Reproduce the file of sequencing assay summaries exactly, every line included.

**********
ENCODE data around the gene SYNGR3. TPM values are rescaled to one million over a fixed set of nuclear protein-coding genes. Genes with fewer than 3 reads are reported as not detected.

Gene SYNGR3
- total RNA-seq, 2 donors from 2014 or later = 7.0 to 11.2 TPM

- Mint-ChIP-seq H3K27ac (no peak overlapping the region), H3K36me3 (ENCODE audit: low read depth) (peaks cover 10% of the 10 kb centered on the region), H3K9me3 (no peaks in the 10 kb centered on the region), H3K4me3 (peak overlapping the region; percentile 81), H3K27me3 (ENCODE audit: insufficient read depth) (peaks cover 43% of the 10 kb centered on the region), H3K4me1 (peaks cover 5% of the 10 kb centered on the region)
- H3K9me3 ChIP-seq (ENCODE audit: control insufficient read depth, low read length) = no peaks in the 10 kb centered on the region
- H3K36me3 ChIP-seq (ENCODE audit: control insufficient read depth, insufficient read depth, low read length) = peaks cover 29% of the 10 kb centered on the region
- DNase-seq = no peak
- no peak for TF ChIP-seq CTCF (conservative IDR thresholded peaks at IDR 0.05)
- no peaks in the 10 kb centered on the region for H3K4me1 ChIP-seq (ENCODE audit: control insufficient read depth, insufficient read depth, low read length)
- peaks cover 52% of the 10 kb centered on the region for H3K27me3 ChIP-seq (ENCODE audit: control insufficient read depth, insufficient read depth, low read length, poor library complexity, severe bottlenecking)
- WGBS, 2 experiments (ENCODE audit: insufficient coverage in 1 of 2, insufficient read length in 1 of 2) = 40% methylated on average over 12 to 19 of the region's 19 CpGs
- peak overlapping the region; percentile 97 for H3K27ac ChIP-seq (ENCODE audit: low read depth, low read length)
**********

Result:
ENCODE data around the gene SYNGR3. TPM values are rescaled to one million over a fixed set of nuclear protein-coding genes. Genes with fewer than 3 reads are reported as not detected.

Gene SYNGR3
- total RNA-seq, 2 donors from 2014 or later = 7.0 to 11.2 TPM

- Mint-ChIP-seq H3K27ac (no peak overlapping the region), H3K36me3 (ENCODE audit: low read depth) (peaks cover 10% of the 10 kb centered on the region), H3K9me3 (no peaks in the 10 kb centered on the region), H3K4me3 (peak overlapping the region; percentile 81), H3K27me3 (ENCODE audit: insufficient read depth) (peaks cover 43% of the 10 kb centered on the region), H3K4me1 (peaks cover 5% of the 10 kb centered on the region)
- H3K9me3 ChIP-seq (ENCODE audit: control insufficient read depth, low read length) = no peaks in the 10 kb centered on the region
- H3K36me3 ChIP-seq (ENCODE audit: control insufficient read depth, insufficient read depth, low read length) = peaks cover 29% of the 10 kb centered on the region
- DNase-seq = no peak
- no peak for TF ChIP-seq CTCF (conservative IDR thresholded peaks at IDR 0.05)
- no peaks in the 10 kb centered on the region for H3K4me1 ChIP-seq (ENCODE audit: control insufficient read depth, insufficient read depth, low read length)
- peaks cover 52% of the 10 kb centered on the region for H3K27me3 ChIP-seq (ENCODE audit: control insufficient read depth, insufficient read depth, low read length, poor library complexity, severe bottlenecking)
- WGBS, 2 experiments (ENCODE audit: insufficient coverage in 1 of 2, insufficient read length in 1 of 2) = 40% methylated on average over 12 to 19 of the region's 19 CpGs
- peak overlapping the region; percentile 97 for H3K27ac ChIP-seq (ENCODE audit: low read depth, low read length)